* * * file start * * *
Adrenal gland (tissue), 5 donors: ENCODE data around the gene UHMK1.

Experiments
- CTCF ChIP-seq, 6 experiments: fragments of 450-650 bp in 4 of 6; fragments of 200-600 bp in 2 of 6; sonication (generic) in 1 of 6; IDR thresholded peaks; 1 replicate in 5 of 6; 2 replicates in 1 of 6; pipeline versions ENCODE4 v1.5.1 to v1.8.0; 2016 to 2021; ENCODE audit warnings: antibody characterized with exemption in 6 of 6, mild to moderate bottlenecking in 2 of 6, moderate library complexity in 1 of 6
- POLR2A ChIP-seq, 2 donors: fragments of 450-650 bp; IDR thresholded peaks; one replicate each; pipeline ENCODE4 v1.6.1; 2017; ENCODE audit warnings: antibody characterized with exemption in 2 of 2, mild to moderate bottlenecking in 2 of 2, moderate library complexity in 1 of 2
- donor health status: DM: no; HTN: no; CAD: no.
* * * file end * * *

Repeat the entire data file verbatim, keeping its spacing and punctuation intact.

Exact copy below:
Adrenal gland (tissue), 5 donors: ENCODE data around the gene UHMK1.

Experiments
- CTCF ChIP-seq, 6 experiments: fragments of 450-650 bp in 4 of 6; fragments of 200-600 bp in 2 of 6; sonication (generic) in 1 of 6; IDR thresholded peaks; 1 replicate in 5 of 6; 2 replicates in 1 of 6; pipeline versions ENCODE4 v1.5.1 to v1.8.0; 2016 to 2021; ENCODE audit warnings: antibody characterized with exemption in 6 of 6, mild to moderate bottlenecking in 2 of 6, moderate library complexity in 1 of 6
- POLR2A ChIP-seq, 2 donors: fragments of 450-650 bp; IDR thresholded peaks; one replicate each; pipeline ENCODE4 v1.6.1; 2017; ENCODE audit warnings: antibody characterized with exemption in 2 of 2, mild to moderate bottlenecking in 2 of 2, moderate library complexity in 1 of 2
- donor health status: DM: no; HTN: no; CAD: no.